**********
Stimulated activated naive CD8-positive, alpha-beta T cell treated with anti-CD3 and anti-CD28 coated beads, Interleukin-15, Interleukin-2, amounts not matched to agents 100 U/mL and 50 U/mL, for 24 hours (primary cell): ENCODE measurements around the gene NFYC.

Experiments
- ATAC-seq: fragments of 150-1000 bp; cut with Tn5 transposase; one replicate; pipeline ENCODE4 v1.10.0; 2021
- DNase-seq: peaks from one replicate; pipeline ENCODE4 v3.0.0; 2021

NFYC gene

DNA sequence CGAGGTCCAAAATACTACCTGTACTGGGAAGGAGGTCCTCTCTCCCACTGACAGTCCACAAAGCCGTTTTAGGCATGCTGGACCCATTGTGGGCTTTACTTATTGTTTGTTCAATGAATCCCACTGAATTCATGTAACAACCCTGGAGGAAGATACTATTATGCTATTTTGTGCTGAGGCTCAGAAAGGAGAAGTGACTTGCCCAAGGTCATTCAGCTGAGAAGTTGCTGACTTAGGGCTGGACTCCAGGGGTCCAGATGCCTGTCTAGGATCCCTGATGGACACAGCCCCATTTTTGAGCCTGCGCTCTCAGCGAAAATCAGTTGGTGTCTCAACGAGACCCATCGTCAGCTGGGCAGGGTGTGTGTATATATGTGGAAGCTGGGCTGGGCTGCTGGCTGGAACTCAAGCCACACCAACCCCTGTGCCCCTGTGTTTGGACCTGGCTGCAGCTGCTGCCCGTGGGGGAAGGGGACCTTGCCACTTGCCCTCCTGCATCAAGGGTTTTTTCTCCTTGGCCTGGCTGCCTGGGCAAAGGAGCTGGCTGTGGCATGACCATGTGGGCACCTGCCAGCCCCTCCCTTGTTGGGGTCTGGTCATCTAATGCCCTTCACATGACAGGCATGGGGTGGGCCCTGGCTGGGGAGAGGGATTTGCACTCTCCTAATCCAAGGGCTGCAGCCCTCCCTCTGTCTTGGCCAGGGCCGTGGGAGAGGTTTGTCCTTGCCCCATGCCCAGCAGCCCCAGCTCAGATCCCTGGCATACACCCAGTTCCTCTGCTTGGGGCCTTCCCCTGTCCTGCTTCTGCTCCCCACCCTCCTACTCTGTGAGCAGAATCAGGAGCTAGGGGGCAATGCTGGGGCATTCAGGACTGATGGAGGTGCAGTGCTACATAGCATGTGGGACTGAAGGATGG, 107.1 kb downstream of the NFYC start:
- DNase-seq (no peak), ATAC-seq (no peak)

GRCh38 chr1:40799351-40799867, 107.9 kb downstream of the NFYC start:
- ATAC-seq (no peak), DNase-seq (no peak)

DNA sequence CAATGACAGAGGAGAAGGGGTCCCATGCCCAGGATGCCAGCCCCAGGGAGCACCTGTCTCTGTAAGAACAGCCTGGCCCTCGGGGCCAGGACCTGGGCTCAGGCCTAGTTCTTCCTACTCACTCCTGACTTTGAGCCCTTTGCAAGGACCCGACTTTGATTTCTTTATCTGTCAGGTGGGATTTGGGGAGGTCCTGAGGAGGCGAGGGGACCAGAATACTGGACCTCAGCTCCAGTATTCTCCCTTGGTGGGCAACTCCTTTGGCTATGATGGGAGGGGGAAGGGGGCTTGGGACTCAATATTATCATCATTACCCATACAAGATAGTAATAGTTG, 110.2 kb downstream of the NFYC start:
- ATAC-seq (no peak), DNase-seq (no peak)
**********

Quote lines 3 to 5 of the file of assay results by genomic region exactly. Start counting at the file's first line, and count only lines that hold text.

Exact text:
- ATAC-seq: fragments of 150-1000 bp; cut with Tn5 transposase; one replicate; pipeline ENCODE4 v1.10.0; 2021
- DNase-seq: peaks from one replicate; pipeline ENCODE4 v3.0.0; 2021

NFYC gene